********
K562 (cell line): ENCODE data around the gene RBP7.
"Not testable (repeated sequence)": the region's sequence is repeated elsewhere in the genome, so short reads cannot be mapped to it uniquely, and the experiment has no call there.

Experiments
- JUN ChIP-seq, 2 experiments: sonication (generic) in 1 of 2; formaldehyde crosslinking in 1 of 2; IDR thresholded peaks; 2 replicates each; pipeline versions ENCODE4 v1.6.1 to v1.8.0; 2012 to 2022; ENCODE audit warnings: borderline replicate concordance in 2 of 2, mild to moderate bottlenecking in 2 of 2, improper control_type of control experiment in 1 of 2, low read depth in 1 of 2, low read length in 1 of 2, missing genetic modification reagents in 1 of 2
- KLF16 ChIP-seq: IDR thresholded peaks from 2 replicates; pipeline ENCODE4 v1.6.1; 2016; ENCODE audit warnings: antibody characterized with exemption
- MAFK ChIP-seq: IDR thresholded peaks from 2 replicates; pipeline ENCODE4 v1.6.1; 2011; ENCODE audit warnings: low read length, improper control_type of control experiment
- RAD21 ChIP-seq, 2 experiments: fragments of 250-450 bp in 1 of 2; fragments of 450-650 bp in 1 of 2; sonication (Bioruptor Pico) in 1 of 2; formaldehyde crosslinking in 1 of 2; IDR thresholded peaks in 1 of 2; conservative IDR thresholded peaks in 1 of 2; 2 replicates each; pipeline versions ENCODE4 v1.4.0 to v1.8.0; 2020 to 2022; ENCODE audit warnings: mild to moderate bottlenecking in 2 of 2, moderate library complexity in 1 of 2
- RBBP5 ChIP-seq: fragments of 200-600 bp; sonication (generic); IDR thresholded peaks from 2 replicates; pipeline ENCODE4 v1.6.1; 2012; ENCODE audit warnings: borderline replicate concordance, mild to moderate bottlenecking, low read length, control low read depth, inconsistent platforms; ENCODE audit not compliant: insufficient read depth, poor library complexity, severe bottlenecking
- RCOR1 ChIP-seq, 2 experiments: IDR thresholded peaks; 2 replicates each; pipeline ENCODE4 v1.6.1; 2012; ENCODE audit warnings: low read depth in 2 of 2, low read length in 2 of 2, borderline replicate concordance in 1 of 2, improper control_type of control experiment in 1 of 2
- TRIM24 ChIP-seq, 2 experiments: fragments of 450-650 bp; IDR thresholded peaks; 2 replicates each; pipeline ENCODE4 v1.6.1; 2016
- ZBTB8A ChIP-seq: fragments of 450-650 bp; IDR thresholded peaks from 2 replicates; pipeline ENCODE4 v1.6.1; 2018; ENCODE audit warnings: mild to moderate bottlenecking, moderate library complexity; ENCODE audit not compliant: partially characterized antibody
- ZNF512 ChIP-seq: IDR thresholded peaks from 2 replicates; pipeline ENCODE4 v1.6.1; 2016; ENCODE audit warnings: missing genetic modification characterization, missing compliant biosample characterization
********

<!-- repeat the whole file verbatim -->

K562 (cell line): ENCODE data around the gene RBP7.
"Not testable (repeated sequence)": the region's sequence is repeated elsewhere in the genome, so short reads cannot be mapped to it uniquely, and the experiment has no call there.

Experiments
- JUN ChIP-seq, 2 experiments: sonication (generic) in 1 of 2; formaldehyde crosslinking in 1 of 2; IDR thresholded peaks; 2 replicates each; pipeline versions ENCODE4 v1.6.1 to v1.8.0; 2012 to 2022; ENCODE audit warnings: borderline replicate concordance in 2 of 2, mild to moderate bottlenecking in 2 of 2, improper control_type of control experiment in 1 of 2, low read depth in 1 of 2, low read length in 1 of 2, missing genetic modification reagents in 1 of 2
- KLF16 ChIP-seq: IDR thresholded peaks from 2 replicates; pipeline ENCODE4 v1.6.1; 2016; ENCODE audit warnings: antibody characterized with exemption
- MAFK ChIP-seq: IDR thresholded peaks from 2 replicates; pipeline ENCODE4 v1.6.1; 2011; ENCODE audit warnings: low read length, improper control_type of control experiment
- RAD21 ChIP-seq, 2 experiments: fragments of 250-450 bp in 1 of 2; fragments of 450-650 bp in 1 of 2; sonication (Bioruptor Pico) in 1 of 2; formaldehyde crosslinking in 1 of 2; IDR thresholded peaks in 1 of 2; conservative IDR thresholded peaks in 1 of 2; 2 replicates each; pipeline versions ENCODE4 v1.4.0 to v1.8.0; 2020 to 2022; ENCODE audit warnings: mild to moderate bottlenecking in 2 of 2, moderate library complexity in 1 of 2
- RBBP5 ChIP-seq: fragments of 200-600 bp; sonication (generic); IDR thresholded peaks from 2 replicates; pipeline ENCODE4 v1.6.1; 2012; ENCODE audit warnings: borderline replicate concordance, mild to moderate bottlenecking, low read length, control low read depth, inconsistent platforms; ENCODE audit not compliant: insufficient read depth, poor library complexity, severe bottlenecking
- RCOR1 ChIP-seq, 2 experiments: IDR thresholded peaks; 2 replicates each; pipeline ENCODE4 v1.6.1; 2012; ENCODE audit warnings: low read depth in 2 of 2, low read length in 2 of 2, borderline replicate concordance in 1 of 2, improper control_type of control experiment in 1 of 2
- TRIM24 ChIP-seq, 2 experiments: fragments of 450-650 bp; IDR thresholded peaks; 2 replicates each; pipeline ENCODE4 v1.6.1; 2016
- ZBTB8A ChIP-seq: fragments of 450-650 bp; IDR thresholded peaks from 2 replicates; pipeline ENCODE4 v1.6.1; 2018; ENCODE audit warnings: mild to moderate bottlenecking, moderate library complexity; ENCODE audit not compliant: partially characterized antibody
- ZNF512 ChIP-seq: IDR thresholded peaks from 2 replicates; pipeline ENCODE4 v1.6.1; 2016; ENCODE audit warnings: missing genetic modification characterization, missing compliant biosample characterization